In recent years, Christian leaders, teachers, and pastors have put renewed focus on the importance of integrating faith and work, recognizing the eternal significance of economic activity.
Yet despite the array of resources and solid teaching on the subject, many Christians continue to struggle with feelings of apathy or ambivalence when it comes to their work. In my own discussions, it’s the most common response I encounter:
“I understand that God is glorified through my work,” they’ll say. “I understand that he’s gifted me and called me and sent me to do something important. But it sure doesn’t feel like it.”
Indeed, it’s one thing when we feel like our gifts are aligned with our callings, when we enjoy our jobs and careers, and when we believe that we’re doing something transformational in the broader economic order. But it’s quite another when we feel underutilized and unrecognized, when the work is unglamorous and unsatisfying, and when we have a sense, even a spiritual sense, that “surely their must be more.”
In a post at The Green Room, a new blog on faith, work, and vocation, Greg Forster reflects on such situations, asking what the Gospel might say to those struggling to find purpose and meaning.
If work is supposed to have “meaning” and “purpose,” why does it so often feel like suffering? Or, as it pertains specifically to the pain and fatigue of manual labor, “What does the faith and work movement have to say about jobs that make our bodies ache at the end of the day?”
The short answer: Work is economic service, and economic service is fundamentally service:
More common than the person who can’t work because of physical suffering is the person whose work causes their physical suffering. In the famous bubble quiz, which diagnoses how deep inside the bubble of elite culture you are, one of the most striking questions is this: “Have you ever held a job that caused something to hurt at the end of the day?” In the most recent version, this fascinating caveat was added: “Headaches don’t count, neither does carpal tunnel syndrome, nor does a sore rear end from sitting all day in front of a computer screen.” …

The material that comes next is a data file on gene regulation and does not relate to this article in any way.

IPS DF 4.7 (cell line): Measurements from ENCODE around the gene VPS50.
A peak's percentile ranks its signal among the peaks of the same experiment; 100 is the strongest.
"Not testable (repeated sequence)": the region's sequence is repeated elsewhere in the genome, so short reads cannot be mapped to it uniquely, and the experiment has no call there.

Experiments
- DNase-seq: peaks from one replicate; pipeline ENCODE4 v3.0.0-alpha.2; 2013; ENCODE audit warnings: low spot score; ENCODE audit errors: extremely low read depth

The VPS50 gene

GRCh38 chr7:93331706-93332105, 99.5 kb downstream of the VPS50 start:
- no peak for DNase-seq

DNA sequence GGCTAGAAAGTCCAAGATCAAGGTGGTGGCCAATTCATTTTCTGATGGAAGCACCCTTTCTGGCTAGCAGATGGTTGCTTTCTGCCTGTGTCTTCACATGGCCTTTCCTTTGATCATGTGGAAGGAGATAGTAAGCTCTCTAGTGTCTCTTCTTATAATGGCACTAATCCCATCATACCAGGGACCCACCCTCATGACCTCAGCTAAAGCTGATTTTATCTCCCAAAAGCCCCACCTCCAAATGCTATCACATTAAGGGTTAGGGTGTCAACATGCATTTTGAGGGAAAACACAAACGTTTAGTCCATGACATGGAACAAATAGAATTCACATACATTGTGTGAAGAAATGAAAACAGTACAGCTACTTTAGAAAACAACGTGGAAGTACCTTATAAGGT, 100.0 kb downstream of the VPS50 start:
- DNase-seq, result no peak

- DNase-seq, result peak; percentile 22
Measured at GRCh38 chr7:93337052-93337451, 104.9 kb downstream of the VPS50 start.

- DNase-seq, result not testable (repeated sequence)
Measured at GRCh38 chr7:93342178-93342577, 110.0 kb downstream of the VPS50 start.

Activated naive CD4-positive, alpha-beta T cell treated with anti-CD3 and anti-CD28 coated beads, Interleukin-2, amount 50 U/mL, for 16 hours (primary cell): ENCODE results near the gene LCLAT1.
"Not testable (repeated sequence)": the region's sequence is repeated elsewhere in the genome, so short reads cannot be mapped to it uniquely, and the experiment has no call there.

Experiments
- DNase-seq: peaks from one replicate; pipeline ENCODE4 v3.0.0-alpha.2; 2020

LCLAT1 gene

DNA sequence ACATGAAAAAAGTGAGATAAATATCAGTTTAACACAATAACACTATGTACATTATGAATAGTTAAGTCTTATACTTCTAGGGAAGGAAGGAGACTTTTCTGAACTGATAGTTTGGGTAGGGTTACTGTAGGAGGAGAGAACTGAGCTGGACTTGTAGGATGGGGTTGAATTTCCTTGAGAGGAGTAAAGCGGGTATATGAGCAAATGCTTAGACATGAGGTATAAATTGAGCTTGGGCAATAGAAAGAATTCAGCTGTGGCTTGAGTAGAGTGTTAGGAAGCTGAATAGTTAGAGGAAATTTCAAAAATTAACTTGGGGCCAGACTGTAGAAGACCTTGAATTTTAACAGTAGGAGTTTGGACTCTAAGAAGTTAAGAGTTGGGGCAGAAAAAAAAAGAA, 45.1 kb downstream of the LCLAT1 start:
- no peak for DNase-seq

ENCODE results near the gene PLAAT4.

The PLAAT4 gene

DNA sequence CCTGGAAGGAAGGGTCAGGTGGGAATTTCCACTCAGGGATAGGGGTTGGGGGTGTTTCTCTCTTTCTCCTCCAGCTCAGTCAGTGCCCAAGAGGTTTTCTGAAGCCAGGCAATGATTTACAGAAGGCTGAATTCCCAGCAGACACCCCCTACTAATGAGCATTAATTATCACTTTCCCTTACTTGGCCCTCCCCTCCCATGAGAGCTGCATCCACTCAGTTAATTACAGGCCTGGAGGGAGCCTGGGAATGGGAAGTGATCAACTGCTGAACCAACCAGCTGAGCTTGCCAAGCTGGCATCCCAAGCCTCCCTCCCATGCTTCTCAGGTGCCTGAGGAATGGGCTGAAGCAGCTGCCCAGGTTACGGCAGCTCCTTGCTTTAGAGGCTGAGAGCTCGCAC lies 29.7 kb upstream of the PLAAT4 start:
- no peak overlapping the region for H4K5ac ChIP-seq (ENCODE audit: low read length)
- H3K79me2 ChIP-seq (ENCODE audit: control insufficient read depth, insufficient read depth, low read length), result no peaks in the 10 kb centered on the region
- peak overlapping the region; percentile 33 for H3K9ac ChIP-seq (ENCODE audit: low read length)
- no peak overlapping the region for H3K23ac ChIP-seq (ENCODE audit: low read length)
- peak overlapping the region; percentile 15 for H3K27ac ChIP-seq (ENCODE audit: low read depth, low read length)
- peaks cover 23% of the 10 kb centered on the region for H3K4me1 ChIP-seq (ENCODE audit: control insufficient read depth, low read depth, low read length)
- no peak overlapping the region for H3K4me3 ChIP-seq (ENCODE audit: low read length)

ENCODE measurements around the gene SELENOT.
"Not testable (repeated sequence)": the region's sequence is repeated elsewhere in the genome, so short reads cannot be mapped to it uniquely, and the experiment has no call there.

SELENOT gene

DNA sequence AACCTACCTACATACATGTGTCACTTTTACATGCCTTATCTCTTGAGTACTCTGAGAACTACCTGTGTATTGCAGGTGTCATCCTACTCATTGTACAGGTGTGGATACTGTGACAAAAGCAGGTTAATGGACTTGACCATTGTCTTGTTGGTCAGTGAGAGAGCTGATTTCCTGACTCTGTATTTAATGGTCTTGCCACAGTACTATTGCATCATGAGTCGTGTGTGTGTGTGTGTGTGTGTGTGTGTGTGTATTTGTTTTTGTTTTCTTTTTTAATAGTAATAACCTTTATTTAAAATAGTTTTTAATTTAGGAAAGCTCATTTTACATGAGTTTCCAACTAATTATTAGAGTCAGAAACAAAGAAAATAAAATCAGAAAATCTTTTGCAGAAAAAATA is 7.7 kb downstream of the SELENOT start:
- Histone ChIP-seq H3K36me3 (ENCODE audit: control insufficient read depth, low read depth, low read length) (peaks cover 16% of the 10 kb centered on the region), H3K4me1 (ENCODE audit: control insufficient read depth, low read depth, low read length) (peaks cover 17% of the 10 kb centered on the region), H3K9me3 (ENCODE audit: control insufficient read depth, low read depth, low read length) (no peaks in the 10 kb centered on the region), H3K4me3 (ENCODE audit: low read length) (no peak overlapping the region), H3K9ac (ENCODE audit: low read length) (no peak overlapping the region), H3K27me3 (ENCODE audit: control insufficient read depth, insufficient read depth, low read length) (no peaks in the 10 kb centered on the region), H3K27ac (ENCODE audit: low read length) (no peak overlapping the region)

Endurance through suffering is a key biblical theme, often associated with daily work. We see this not only in the narratives of captivity in Egypt or Babylon, but also in the wisdom literature that tells us to expect suffering even when we’re free and life is good. Paul writes in Romans 5:3-5: “We rejoice in our sufferings, knowing that suffering produces endurance, and endurance produces character, and character produces hope, and hope does not put us to shame, because God’s love has been poured into our hearts through the Holy Spirit who has been given to us.” And then there is the great masterpiece, Job, which puts the question of suffering front and center.
God loves us and made us for work, so that we could love him and each other through our work. But in a fallen world love is hard. To love God and neighbor in our broken condition is to endure suffering. That we do so willingly, rejoicing in the Lord, and that we are willing to forego work for the Lord as well, is how we know “God’s love has been poured into our hearts through the Holy Spirit.”
This doesn’t mean it’s any easier to find or feel that meaning when we’re in the thick of it, as Forster duly notes. But it does mean we have access to a different sort of empowerment by the Spirit, one that enables us to live in grace and joy and freedom, even when our work is punctuated by earthly sorrow.
As DeKoster explains in his book, Work: The Meaning of Your Life:
“Lose your life …,” is Jesus asking us? He is talking about the martyrdoms of labor too.
Job heroism has no class distinctions, only differing forms. There are frontiers all over our workaday world requiring courage and perseverance as intrepid as ever conquered any geographical frontiers. Frontiers met and bested every day, in the kitchen, in the catacombs of industry, in the glare of the front office, in the high level visibility of the rich and the powerful.
Work can be cross bearing, self-denying, and life-sacrificing; because work is following the Lord in ways of service, be that in ways hidden to all but God alone or at an envied occupation demanding sacrifices only the doer can know.
Work shapes the soul, adds value to others, and in the process, knits together the fabric of civilization and culture. We will endure seasons of difficulty where we feel underutilized and ill-fitted, but those burdens are taken up in service to our neighbors, and thus to God.
In that, we find meaning. In that, we find joy. In that, we experience and participate in the love of the Father. And that’s where economic transformation ought to begin.